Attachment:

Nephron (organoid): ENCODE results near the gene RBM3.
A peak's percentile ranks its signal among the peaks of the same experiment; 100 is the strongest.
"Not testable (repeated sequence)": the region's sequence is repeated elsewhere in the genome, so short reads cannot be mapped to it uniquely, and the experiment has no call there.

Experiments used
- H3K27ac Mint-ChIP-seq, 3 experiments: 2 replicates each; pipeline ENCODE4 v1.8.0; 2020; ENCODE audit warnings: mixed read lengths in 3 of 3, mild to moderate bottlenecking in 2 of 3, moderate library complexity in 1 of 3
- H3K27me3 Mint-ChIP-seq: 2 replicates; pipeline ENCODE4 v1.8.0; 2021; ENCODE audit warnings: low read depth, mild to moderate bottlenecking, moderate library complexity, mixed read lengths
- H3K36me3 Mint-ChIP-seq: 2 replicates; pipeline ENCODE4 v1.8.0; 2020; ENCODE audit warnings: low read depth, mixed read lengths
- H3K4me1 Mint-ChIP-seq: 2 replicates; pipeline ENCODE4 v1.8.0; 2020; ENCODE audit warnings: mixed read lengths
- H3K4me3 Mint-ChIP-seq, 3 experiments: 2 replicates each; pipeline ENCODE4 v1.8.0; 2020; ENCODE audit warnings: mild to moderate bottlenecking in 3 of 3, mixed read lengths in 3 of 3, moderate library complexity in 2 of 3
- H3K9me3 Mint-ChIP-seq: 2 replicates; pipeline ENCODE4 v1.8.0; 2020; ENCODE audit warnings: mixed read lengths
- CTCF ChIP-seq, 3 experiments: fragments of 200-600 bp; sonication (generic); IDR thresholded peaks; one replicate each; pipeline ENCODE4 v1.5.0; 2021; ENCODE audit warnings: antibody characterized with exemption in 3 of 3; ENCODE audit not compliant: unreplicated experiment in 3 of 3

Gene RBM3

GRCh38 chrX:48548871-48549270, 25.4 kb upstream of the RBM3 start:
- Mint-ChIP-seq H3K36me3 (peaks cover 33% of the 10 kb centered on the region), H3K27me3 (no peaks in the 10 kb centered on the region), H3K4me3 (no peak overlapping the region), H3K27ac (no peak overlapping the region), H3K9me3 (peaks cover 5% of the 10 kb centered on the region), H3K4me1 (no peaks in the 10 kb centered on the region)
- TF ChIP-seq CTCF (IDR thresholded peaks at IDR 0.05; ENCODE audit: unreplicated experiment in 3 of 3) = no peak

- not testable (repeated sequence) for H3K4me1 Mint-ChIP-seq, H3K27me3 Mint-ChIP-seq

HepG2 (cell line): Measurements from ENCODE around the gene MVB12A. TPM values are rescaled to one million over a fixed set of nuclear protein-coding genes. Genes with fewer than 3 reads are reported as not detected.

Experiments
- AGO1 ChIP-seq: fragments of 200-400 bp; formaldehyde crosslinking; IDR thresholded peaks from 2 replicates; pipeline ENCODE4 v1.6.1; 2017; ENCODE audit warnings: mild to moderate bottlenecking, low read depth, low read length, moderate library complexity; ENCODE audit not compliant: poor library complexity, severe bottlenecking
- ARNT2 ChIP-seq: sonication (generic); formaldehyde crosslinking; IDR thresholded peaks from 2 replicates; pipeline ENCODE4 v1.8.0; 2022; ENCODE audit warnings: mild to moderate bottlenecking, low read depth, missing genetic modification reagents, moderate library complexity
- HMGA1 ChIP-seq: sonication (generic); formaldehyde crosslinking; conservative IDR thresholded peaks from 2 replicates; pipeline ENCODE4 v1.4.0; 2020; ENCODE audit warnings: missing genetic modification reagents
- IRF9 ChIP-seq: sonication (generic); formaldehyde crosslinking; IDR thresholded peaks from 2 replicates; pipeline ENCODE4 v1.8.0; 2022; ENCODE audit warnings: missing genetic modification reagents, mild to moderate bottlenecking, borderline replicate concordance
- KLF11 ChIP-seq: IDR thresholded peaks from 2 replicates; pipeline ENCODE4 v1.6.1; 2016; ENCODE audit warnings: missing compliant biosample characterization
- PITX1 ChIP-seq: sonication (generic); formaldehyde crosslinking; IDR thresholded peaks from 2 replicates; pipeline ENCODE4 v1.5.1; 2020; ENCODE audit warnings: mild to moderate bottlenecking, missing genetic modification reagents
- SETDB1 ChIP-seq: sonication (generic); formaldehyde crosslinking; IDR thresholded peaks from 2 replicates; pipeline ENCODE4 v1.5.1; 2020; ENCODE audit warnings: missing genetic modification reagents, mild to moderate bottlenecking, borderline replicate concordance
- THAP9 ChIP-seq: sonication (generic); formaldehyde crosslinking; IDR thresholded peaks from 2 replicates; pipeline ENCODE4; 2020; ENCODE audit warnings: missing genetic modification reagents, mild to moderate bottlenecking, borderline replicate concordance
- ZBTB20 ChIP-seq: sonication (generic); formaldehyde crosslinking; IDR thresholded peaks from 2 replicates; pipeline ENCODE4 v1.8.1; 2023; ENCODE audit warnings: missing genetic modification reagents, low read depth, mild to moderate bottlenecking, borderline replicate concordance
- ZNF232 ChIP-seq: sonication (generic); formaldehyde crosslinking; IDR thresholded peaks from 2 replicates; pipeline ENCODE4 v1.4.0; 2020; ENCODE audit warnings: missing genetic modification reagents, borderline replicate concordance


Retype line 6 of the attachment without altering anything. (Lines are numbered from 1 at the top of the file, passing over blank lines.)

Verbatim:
- H3K27me3 Mint-ChIP-seq: 2 replicates; pipeline ENCODE4 v1.8.0; 2021; ENCODE audit warnings: low read depth, mild to moderate bottlenecking, moderate library complexity, mixed read lengths